Start with any whole number N, write N as a multiple of 10 plus a remainder R and produce a new whole number N'. Repeat. What happens?

The final of five articles which containe the proof of why the sequence introduced in article IV either reaches the fixed point 0 or the sequence enters a repeating cycle of four values.

It is impossible to trisect an angle using only ruler and compasses but it can be done using a carpenter's square.

The country Sixtania prints postage stamps with only three values 6 lucres, 10 lucres and 15 lucres (where the currency is in lucres).Which values cannot be made up with combinations of these postage. . . .

Explore the continued fraction: 2+3/(2+3/(2+3/2+...)) What do you notice when successive terms are taken? What happens to the terms if the fraction goes on indefinitely?

I am exactly n times my daughter's age. In m years I shall be exactly (n-1) times her age. In m2 years I shall be exactly (n-2) times her age. After that I shall never again be an exact multiple of. . . .

Prove that if a^2+b^2 is a multiple of 3 then both a and b are multiples of 3.

Is the mean of the squares of two numbers greater than, or less than, the square of their means?

Factorial one hundred (written 100!) has 24 noughts when written in full and that 1000! has 249 noughts? Convince yourself that the above is true. Perhaps your methodology will help you find the. . . .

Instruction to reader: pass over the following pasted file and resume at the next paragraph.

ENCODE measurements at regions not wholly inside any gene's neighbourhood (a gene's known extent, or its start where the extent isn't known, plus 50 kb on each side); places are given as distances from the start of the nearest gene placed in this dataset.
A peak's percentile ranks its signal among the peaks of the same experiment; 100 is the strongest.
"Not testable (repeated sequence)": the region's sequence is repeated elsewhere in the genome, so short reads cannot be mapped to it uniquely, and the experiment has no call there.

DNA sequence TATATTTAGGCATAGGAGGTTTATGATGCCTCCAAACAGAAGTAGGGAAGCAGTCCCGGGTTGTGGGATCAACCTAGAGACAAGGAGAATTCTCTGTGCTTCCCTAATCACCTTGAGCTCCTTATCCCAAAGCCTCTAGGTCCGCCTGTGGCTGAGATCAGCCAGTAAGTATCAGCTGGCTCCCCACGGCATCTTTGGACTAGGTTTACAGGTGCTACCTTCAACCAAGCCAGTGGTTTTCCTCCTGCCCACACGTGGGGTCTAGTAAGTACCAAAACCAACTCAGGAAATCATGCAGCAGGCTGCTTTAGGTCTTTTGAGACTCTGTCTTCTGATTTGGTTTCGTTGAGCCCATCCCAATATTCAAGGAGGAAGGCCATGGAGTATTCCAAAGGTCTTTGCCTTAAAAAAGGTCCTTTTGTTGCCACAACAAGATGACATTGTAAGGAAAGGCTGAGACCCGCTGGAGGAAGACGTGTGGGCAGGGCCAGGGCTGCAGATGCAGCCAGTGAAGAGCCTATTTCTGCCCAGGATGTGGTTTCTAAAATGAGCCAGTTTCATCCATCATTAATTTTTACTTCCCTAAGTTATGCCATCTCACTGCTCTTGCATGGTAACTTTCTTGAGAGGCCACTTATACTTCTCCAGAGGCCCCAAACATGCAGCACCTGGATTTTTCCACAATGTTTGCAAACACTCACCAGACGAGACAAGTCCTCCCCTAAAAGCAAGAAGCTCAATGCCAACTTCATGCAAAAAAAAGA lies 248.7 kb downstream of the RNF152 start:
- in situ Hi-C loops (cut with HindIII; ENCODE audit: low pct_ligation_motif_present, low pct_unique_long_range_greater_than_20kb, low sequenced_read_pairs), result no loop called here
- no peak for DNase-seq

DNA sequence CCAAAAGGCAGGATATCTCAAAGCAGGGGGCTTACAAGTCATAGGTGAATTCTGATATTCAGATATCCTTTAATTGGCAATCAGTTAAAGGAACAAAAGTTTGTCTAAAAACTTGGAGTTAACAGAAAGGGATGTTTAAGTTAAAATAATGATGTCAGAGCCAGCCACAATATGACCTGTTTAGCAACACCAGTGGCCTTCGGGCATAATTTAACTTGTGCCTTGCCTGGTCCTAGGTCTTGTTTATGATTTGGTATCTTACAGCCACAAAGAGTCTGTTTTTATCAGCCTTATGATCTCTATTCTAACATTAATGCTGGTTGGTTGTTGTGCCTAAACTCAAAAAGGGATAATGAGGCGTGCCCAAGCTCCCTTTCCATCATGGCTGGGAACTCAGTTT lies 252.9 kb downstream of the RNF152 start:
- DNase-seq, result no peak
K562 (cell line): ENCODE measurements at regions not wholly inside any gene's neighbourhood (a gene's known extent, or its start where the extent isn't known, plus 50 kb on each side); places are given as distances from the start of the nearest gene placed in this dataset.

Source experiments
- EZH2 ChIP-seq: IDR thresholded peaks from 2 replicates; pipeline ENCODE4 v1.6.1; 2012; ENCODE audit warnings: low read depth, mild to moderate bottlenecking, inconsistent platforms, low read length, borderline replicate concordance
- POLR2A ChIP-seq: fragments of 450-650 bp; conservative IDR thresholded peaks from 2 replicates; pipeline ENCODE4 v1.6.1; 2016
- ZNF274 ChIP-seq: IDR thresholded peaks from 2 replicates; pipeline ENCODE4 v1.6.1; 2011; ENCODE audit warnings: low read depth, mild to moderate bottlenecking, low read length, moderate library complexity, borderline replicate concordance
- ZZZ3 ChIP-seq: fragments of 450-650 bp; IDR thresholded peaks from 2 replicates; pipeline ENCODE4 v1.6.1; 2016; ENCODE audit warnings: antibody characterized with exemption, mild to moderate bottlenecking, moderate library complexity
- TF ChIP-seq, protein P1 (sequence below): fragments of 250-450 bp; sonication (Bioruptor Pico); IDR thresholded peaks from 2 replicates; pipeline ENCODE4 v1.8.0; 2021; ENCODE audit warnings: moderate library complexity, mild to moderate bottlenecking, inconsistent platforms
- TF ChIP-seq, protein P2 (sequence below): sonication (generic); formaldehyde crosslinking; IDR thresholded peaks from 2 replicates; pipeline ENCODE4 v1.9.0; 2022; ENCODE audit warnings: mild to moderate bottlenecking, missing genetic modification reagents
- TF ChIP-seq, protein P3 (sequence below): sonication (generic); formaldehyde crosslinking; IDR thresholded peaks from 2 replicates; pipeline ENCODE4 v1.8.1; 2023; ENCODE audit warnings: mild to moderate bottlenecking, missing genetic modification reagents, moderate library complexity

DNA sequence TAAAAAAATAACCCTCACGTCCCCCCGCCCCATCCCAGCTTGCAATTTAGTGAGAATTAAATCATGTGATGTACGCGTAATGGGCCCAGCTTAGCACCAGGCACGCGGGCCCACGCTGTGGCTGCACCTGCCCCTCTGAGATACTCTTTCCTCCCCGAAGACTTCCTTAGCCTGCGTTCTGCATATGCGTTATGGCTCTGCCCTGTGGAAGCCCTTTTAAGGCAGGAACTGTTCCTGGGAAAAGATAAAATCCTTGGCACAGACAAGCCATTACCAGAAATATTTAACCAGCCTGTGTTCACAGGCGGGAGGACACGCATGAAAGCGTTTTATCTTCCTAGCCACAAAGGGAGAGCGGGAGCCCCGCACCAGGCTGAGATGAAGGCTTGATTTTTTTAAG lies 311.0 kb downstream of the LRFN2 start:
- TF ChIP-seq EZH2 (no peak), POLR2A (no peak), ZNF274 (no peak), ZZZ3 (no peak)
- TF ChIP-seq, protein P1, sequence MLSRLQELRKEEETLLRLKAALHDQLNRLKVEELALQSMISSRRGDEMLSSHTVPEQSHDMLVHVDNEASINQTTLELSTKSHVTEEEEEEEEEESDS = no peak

Start with any triangle T1 and its inscribed circle. Draw the triangle T2 which has its vertices at the points of contact between the triangle T1 and its incircle. Now keep repeating this. . . .

Three points A, B and C lie in this order on a line, and P is any point in the plane. Use the Cosine Rule to prove the following statement.

A quadrilateral inscribed in a unit circle has sides of lengths s1, s2, s3 and s4 where s1 ≤ s2 ≤ s3 ≤ s4. Find a quadrilateral of this type for which s1= sqrt2 and show s1 cannot. . . .

Find the largest integer which divides every member of the following sequence: 1^5-1, 2^5-2, 3^5-3, ... n^5-n.

Show that if you add 1 to the product of four consecutive numbers the answer is ALWAYS a perfect square.

Learn about the link between logical arguments and electronic circuits. Investigate the logical connectives by making and testing your own circuits and fill in the blanks in truth tables to record. . . .

Show that if three prime numbers, all greater than 3, form an arithmetic progression then the common difference is divisible by 6. What if one of the terms is 3?

The nth term of a sequence is given by the formula n^3 + 11n . Find the first four terms of the sequence given by this formula and the first term of the sequence which is bigger than one million. . . .

The largest square which fits into a circle is ABCD and EFGH is a square with G and H on the line CD and E and F on the circumference of the circle. Show that AB = 5EF. Similarly the largest. . . .

Find the smallest positive integer N such that N/2 is a perfect cube, N/3 is a perfect fifth power and N/5 is a perfect seventh power.

A introduction to how patterns can be deceiving, and what is and is not a proof.

Imagine two identical cylindrical pipes meeting at right angles and think about the shape of the space which belongs to both pipes. Early Chinese mathematicians call this shape the mouhefanggai.

L triominoes can fit together to make larger versions of themselves. Is every size possible to make in this way?

This shape comprises four semi-circles. What is the relationship between the area of the shaded region and the area of the circle on AB as diameter?

An iterative method for finding the value of the Golden Ratio with explanations of how this involves the ratios of Fibonacci numbers and continued fractions.